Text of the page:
The Department of Climate Change and Meteorological Services (DCCMS) has warned that most areas in southern, central and northern regions will experience a wave of scattered to widespread rain showers with arrival of thunderstorms starting from the south on Monday 18 and to progress northwards for the rest of the week days.
In a statement issued on Sunday, Director of DCCMS, Jolamu Nkhokwe said the events will be locally heavy over the southern and central regions.
“This is due to the passage of Inter-Tropical Convergence Zone boosted by heating during sunny intervals and lifting of airflow over high ground.
A significant reduction of rainfall activities is expected to follow on Friday over the south,” he stated.
Nkhokwe said that expected rainfall events will cause localized disruption of outdoor activities across the country.
“People are therefore advised to continue taking preventive measures such as being indoors, avoid playing on an open ground, seeking shelter under trees, moving in rains and physical interaction with electrical appliances whenever thunderstorms occur within the vicinity to avoid being struck by lightning.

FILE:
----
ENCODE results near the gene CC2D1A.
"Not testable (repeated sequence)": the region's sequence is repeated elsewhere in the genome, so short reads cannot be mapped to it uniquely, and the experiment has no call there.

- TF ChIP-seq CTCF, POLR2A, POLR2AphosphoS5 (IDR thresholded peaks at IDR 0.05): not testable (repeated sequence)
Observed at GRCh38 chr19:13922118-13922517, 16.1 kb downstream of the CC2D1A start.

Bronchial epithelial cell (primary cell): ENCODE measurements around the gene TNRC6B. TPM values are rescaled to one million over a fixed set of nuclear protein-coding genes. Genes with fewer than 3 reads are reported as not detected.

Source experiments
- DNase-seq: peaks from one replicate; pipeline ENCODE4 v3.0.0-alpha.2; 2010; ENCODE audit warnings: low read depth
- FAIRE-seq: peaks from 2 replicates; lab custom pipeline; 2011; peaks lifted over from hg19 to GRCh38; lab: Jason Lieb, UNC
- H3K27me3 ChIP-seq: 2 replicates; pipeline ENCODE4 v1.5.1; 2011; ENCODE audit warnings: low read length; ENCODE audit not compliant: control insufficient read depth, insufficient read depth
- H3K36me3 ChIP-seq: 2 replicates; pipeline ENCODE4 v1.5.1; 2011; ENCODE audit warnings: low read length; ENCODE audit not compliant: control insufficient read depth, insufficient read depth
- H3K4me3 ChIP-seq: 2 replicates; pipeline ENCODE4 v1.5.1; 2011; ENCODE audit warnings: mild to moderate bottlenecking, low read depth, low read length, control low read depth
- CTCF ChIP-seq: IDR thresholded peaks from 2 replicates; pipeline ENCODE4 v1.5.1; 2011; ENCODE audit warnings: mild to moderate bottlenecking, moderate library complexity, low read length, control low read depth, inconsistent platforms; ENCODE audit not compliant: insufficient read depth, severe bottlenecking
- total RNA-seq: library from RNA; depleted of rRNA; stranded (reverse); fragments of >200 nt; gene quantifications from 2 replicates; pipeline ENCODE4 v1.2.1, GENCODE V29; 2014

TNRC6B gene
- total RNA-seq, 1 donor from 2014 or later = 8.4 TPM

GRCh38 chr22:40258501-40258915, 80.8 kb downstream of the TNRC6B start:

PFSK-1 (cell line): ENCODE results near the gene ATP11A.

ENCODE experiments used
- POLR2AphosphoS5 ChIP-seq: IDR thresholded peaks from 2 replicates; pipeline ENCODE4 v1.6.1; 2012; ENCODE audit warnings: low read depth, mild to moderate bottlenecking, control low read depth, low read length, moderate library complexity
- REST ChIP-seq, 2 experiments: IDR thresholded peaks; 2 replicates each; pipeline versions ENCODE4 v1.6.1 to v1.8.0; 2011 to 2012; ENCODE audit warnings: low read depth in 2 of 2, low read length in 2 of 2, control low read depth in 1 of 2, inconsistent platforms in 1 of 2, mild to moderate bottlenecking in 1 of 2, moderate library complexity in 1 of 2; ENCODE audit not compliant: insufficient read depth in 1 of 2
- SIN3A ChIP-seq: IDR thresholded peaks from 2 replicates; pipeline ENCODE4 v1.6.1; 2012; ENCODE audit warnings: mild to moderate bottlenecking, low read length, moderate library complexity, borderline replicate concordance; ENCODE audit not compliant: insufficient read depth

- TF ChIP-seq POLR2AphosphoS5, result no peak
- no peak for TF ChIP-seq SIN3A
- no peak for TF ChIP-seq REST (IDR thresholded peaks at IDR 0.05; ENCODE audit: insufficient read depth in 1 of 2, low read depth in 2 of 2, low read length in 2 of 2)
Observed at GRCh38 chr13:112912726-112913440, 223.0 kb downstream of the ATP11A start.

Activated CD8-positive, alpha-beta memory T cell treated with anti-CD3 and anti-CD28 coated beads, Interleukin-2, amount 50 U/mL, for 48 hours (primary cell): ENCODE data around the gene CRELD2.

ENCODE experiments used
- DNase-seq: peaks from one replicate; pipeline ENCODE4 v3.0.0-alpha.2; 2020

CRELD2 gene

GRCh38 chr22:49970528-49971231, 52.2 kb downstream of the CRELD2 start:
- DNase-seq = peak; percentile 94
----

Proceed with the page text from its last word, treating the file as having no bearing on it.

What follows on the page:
Motorists particularly on earth roads should slow down at the sign of rain as the road surfaces become more muddy and slippery due to loss of friction during and after rainfall. At night and morning hours, they should exercise caution due to reduced visibility caused by the occurrence of fog in prone areas,” Nkhokwe said.
Nkhokwe added that with climate change, disasters such as floods and dry spells which are caused due to heavy and lack of rainfall, respectively, are now becoming most frequent and wide-spread in the country.
“The public is thus encouraged to plant and manage more trees to enhance reduction of future disasters and preserve soil. The grown trees will later act as wind breaks during strong winds. Also, the trees will help in bringing more rain by adding more moisture to the already existing moisture in the atmosphere,” he added.
Meanwhile, DCCMS is closely monitoring weather developments including tropical cyclone formation in the Indian Ocean which can directly or indirectly affect weather over the country.